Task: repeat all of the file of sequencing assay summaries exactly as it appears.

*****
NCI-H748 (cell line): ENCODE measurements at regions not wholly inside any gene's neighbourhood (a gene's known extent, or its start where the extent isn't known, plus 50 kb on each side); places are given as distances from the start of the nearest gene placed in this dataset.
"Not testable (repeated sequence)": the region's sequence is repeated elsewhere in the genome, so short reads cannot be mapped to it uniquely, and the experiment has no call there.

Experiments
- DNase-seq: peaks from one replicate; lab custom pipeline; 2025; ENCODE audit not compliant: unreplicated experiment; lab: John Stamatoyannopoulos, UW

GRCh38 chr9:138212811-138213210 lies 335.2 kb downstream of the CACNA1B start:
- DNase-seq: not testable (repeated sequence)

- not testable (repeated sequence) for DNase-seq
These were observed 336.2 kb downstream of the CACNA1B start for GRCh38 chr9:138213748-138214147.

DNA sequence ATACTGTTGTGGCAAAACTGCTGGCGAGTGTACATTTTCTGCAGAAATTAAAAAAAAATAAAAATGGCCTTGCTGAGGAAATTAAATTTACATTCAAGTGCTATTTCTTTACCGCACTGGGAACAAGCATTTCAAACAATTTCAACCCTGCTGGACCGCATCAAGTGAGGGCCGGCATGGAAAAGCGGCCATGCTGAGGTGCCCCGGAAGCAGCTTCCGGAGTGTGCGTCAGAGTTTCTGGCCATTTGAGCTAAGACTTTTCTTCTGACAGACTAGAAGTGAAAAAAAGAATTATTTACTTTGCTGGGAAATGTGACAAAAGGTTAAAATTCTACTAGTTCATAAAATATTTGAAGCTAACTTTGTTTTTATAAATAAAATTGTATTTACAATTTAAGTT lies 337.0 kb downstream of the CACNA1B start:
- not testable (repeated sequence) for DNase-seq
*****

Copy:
NCI-H748 (cell line): ENCODE measurements at regions not wholly inside any gene's neighbourhood (a gene's known extent, or its start where the extent isn't known, plus 50 kb on each side); places are given as distances from the start of the nearest gene placed in this dataset.
"Not testable (repeated sequence)": the region's sequence is repeated elsewhere in the genome, so short reads cannot be mapped to it uniquely, and the experiment has no call there.

Experiments
- DNase-seq: peaks from one replicate; lab custom pipeline; 2025; ENCODE audit not compliant: unreplicated experiment; lab: John Stamatoyannopoulos, UW

GRCh38 chr9:138212811-138213210 lies 335.2 kb downstream of the CACNA1B start:
- DNase-seq: not testable (repeated sequence)

- not testable (repeated sequence) for DNase-seq
These were observed 336.2 kb downstream of the CACNA1B start for GRCh38 chr9:138213748-138214147.

DNA sequence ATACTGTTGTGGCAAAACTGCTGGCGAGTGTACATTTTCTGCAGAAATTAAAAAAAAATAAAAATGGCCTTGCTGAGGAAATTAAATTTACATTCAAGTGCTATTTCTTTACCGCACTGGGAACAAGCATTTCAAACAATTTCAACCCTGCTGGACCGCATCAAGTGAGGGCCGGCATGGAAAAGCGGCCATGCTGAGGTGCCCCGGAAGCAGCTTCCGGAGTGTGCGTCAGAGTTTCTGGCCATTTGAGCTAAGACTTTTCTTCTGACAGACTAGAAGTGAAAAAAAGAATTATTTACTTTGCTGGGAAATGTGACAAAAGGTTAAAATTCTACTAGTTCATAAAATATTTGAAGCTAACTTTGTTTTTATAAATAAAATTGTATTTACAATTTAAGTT lies 337.0 kb downstream of the CACNA1B start:
- not testable (repeated sequence) for DNase-seq